Michael Schumacher: On The Fast Track

33-Year-Old Race Driver Is World's Highest-Paid Athlete

Who is the highest paid athlete in the world? Michael Jordan? Tiger

According to Forbes magazine, it's Michael Schumacher, the German-born race-car driver whose name is a household word in Europe, reports Charlie Rose. A four-time world champion on the Formula One racing circuit, Schumacher, 33 drives for the Italian car company Ferrari.

In a sport known for its danger, speed, and glamour and followed by 300 million fans worldwide, Schumacher is well on his way to making $1 billion. His hat alone makes him a millionaire – that's what he is paid to wear a hat in front of TV cameras.

Bernie Ecclestone, the CEO of Formula One Racing, estimates Schumacher earns in the neighborhood of $80 million a year.

He earns this by racing the Formula One cars, which are designed a bit like jet airplanes, around the track at speeds of more than 200 miles per hour.

"If you would go for maximum speed, you would probably go beyond 500 if you wanted," Schumacher tells Rose.

The curves on a course slow him down, but ironically it's the curves that are key to his success.

"I have this natural ability of knowing how fast I can go into this corner, without going out too often. It's an instinct," he says.

At these speeds, even his instincts can fail, as happened three years ago at the British Grand Prix.

"You see the wall coming. You know the speed you do," he recalls, "and you think, 'Oh, that's gonna hurt.' And - initially, I didn't even notice- that that I had a broken leg. I initially felt actually only my knees. Because my knees were squeezed against the steering wheel. And as I wanted to go out, it doesn't sound maybe funny to you, who listens, obviously, I was trying to pull out my legs. But my legs was blocked."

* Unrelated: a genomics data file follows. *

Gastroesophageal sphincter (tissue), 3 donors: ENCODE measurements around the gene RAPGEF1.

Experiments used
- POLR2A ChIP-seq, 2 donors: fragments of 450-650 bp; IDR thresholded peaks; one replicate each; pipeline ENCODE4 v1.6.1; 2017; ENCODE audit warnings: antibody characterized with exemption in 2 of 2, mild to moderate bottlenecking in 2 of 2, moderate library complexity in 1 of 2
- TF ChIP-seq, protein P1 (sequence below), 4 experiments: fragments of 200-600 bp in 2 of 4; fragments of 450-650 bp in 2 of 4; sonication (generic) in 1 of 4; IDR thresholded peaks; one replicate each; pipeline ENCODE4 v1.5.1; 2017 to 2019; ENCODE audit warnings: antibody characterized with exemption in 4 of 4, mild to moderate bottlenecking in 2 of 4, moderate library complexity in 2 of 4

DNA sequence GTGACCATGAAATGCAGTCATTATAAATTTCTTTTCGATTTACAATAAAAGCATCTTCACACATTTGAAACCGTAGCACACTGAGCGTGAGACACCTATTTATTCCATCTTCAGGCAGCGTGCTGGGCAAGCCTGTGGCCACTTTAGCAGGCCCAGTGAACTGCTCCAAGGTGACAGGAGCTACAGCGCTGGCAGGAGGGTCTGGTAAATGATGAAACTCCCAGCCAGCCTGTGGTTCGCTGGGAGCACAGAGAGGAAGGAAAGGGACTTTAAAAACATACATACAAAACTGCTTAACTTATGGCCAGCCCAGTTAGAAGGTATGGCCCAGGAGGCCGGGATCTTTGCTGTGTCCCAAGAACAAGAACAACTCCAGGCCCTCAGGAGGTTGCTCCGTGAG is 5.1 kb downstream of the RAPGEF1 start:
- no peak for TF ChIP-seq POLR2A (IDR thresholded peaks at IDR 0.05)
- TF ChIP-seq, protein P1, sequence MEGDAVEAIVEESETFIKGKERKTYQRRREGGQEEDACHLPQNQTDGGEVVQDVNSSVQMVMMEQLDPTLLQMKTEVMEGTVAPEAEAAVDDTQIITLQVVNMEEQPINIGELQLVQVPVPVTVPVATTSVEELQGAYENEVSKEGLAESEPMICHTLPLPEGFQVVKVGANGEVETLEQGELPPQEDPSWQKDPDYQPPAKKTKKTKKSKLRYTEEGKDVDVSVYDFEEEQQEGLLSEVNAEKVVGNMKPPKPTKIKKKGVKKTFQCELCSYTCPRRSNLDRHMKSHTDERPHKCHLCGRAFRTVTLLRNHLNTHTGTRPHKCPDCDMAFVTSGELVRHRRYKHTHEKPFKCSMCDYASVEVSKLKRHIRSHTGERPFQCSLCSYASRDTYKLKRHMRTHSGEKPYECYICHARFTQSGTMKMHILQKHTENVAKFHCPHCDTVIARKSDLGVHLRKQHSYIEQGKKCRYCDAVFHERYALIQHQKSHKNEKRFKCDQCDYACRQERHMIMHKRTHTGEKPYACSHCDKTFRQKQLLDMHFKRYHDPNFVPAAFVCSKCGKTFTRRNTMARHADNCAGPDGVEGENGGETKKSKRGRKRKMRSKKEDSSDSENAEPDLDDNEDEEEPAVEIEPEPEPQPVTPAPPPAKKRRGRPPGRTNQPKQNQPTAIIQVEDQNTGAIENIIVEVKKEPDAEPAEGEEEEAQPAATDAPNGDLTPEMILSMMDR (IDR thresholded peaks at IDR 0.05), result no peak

After that crash, he thought about quitting, Schumacher says, but last winter he got behind the wheel again, lured by the beauty – and challenge- of high-speed racing.

Indy 500 winner Mario Andretti says Schumacher's talent lies in getting the most out of a car without overdoing it.

"In other words," Andretti says, "be able to drive the car at the limit, consistently. And that's what it takes. Sometimes - the Ferrari doesn't really have to be the best car that particular day. But because he takes the limit - he runs the cars at the limit all the time - maybe he can make the car the best car that day, anyway. Because he's just that, just that good."

This season, Schumacher won four of the first five races by an average margin of 18 seconds - an eternity in car racing. Ferrari's 2002 technology - and commitment - are overwhelming. The car maker employs more than 550 people to work exclusively on the two cars that Schumacher and his team mate, Rubins Varrichello, drive each season.

Estimates of what Ferrari spends to field its two cars range from $170 to $285 million a year. In other racing leagues, such as NASCAR and the Indy racing league, owners rarely spend more than $15 million dollars per car, per season.